The public health effects of pesticides cannot be denied. However, the undesired effects of chemical pesticides have been recognized as a serious public health concern during the past decades (Mossa and Abbassy, 2012), the pesticides selected in this study are two pyrethroids: cypermethrin and deltamethrin insecticides. These insecticides are highly effective against a broad spectrum of insects and are widely used in agriculture and public health programs. Since, human exposure to pesticides occurs not only to active principles but also to all chemicals present in a commercial formulation, we tested both the pure compounds and their commercial formulations.

The hepatotoxicity of these classes of insecticides is still controversial (Tomei et al., 1998). For this reason, the present work conducted to study the haemato-biochemical effects of technical and formulated cypermethrin and deltamethrin in male rats.

MATERIALS AND METHODS

Chemicals: Cypermethrin [95.1%; (RS)-α-cyano-3-phenoxybenzyl (1RS, 3RS; 1RS, 3RS)-3-(2, 2-dichlorovinyl)-2,2-dimethyl cyclopropane carboxylate] obtained from Zhongshan Sino-agro chemical co Ltd, China and Sparkle® (25% EC) from Al-Help Pesticides and Chemicals Company, Egypt. Deltamethrin [98.7%; (S)-α-cyano-3-phenoxybenzyl (1R, 3R)-3-(2, 2-dibromovinyl)-2,2-dimethyl cyclopropane carboxylate] obtained from Jiangsu Yangnong Chemical Co., Ltd, India and K-Othrin® (2.5% WP) from Kafr El-Zayat Pesticides and Chemicals Company, Egypt. Kits of Alanine Aminotransferase (ALT), Aspartate Aminotransferase (AST), total protein, creatinine and uric acid were obtained from Boehringer Mannheim, GmbH, Diagnostica, Germany.

All other chemicals were of reagent grades and obtained from the local scientific distributors in Egypt.

Animals, groups and treatments: Male Wistar rats (weighting 100-120 g) purchased from Animal Health Research Center, Cairo, Egypt. Animals received humane care according to the criteria outlined in the “Guide for the Care and Use of Laboratory Animals.” Animals were housed in clean plastic cages with free access to food (standard pellet diet) and tap water ad-libitum, under standardized housing conditions (12 h light/dark cycle, temperature was 22±1°C and a minimum relative humidity of 40%) in the laboratory animal room. After one week of adaptation to laboratory conditions, the animals randomly divided into five groups each comprising of six animals, as follows: first group (technical cypermethrin), second group (formulated cypermethrin), third group (technical deltamethrin), fourth group (formulated deltamethrin) and fifth group (control).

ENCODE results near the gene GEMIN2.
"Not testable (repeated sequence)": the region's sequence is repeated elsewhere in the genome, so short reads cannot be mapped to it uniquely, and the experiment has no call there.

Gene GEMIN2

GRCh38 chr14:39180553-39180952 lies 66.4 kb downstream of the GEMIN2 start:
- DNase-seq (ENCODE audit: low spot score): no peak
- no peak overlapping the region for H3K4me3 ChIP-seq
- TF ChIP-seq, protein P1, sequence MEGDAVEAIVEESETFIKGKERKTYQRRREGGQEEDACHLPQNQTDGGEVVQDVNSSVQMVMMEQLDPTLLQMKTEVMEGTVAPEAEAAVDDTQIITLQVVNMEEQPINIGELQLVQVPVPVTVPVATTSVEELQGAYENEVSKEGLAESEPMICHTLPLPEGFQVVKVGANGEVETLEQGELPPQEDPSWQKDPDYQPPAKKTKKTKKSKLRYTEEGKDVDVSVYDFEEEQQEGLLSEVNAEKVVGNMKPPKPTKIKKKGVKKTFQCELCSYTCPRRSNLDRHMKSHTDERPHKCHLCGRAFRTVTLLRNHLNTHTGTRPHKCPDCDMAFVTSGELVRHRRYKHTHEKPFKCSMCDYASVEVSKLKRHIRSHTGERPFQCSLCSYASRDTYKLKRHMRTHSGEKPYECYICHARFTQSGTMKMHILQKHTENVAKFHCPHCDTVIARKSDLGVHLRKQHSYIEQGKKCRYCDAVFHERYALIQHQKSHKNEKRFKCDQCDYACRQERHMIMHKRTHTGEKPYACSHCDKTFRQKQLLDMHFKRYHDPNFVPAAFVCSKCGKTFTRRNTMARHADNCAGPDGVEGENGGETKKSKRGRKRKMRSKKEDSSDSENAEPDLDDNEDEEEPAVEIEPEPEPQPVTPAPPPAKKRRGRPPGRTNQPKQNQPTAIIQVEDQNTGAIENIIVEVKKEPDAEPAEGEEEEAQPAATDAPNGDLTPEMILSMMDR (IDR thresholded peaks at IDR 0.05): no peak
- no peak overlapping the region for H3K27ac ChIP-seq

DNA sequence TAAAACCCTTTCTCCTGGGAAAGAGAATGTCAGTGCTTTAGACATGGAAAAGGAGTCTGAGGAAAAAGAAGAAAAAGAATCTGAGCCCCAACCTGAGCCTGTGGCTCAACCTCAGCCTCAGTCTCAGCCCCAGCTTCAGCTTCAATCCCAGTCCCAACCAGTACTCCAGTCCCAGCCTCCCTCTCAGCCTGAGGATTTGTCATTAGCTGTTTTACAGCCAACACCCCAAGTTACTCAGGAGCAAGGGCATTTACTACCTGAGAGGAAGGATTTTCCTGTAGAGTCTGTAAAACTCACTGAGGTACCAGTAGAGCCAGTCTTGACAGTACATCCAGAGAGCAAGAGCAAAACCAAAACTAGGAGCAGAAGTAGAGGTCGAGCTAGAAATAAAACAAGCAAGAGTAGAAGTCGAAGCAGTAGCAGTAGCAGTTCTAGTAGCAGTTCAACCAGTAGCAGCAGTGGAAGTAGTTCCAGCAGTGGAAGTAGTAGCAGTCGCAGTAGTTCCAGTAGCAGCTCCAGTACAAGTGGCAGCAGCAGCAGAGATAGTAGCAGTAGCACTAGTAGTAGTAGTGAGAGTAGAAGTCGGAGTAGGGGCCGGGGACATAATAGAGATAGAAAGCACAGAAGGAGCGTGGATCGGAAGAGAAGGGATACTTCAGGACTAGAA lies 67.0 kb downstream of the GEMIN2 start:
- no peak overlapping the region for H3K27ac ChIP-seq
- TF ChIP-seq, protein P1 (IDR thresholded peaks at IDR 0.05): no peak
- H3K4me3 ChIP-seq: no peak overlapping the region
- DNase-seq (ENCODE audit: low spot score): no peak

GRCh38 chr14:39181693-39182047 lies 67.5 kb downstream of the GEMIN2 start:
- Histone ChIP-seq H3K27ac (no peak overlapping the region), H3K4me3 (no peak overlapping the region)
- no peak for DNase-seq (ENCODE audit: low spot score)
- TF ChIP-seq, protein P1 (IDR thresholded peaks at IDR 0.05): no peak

Tested insecticides were daily freshly prepared, adjusted weekly for body weight changes and administered orally for 90 consecutive days. All treatments were administered at a dose equal to 0.1 LD50, as reported by Tomlin (2004), cypermethrin (25.0 mg a.i. kg-1 b.wt.) and deltamethrin (1.70 mg a.i. kg-1 b.wt.). The control group received an equivalent volume of corn oil (0.5 mL rat-1).

Blood collection and relative organs weights: In all groups, body weights were weekly recorded. At the end of exposure period, blood samples were drawn from all rats under ether anesthesia and collected in EDTA-tubes for haematological studies and normal glass tubes to separate the sera for biochemical studies. Then, within 20 min of blood collection, the sera samples were drawn from blood after centrifugation at 3500 rpm (600 g) for 10 min at 4°C, using Universal 32 R centrifuge (Hettich-Zentrifugen GmbH, Tuttlingen, Germany). The sera was kept in a deep freezer (-20°C) until analyzed.

After blood collection, the rats were sacrificed by cervical dislocation. Liver and kidney of rats were removed and weighted. Then, the relative organs weights were calculated as:

Image for - Haemato-biochemical Effects of Formulated and Technical Cypermethrin and Deltamethrin Insecticides in Male Rats

Measurement of blood constituents: Red Blood Cells (RBC’s) and White Blood Cells (WBC’s) were counted according to the methods of Britton (1963) and Seiverd (1964). Haemoglobin (Hb) measurement was carried out according to Wintrobe method (Wintrobe, 1965). Haematocrit value (PCV) was determined using microhaematocrit centrifuge Model SH120.

Determination of liver and kidney biomarkers: Serum ALT and AST activities were measured as described by Reitman and Frankel (1957) accordance with manufacturers' instructions. Total protein was determined by the method described by Henry (1964), creatinine determination was done according to Henry (1974) and uric acid was determined by the methods of Barham and Trinder (1972) and Fossati et al. (1980), respectively.